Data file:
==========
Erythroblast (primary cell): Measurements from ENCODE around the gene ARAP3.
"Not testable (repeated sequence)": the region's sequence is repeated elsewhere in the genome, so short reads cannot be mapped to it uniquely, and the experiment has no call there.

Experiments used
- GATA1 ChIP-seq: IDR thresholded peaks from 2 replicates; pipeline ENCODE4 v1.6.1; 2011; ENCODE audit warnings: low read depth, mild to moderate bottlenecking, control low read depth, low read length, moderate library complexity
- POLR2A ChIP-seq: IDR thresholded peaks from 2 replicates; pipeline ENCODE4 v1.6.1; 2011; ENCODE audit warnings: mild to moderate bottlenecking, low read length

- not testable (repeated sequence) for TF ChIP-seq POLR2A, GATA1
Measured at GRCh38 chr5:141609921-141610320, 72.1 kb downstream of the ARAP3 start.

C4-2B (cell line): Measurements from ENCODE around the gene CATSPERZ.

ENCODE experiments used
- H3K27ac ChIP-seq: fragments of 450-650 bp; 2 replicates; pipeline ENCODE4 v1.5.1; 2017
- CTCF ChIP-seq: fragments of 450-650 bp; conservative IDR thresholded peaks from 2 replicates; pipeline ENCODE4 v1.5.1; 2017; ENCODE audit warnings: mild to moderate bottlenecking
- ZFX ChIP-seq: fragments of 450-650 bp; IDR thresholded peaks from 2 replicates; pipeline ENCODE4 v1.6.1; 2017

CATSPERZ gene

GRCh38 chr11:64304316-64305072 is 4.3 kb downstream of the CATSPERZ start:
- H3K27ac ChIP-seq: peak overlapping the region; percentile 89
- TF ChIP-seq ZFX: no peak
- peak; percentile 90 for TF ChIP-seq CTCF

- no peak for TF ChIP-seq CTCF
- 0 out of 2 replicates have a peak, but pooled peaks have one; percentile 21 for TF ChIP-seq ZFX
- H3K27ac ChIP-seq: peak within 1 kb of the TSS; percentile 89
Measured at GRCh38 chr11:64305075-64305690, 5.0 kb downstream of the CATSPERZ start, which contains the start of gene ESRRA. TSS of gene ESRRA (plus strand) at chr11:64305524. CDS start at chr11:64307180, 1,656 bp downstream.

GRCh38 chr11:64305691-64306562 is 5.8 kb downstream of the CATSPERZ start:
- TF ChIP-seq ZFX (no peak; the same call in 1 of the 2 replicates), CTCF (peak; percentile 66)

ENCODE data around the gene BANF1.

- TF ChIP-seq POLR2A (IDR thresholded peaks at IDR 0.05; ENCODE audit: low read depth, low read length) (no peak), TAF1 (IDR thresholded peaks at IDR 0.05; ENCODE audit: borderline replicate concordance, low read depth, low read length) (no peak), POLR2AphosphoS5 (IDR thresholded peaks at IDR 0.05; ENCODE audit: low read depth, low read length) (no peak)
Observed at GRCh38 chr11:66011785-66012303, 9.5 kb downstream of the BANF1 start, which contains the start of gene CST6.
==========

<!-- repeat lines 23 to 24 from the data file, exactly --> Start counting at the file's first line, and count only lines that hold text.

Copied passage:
- TF ChIP-seq ZFX (no peak; the same call in 1 of the 2 replicates), CTCF (peak; percentile 66)

ENCODE data around the gene BANF1.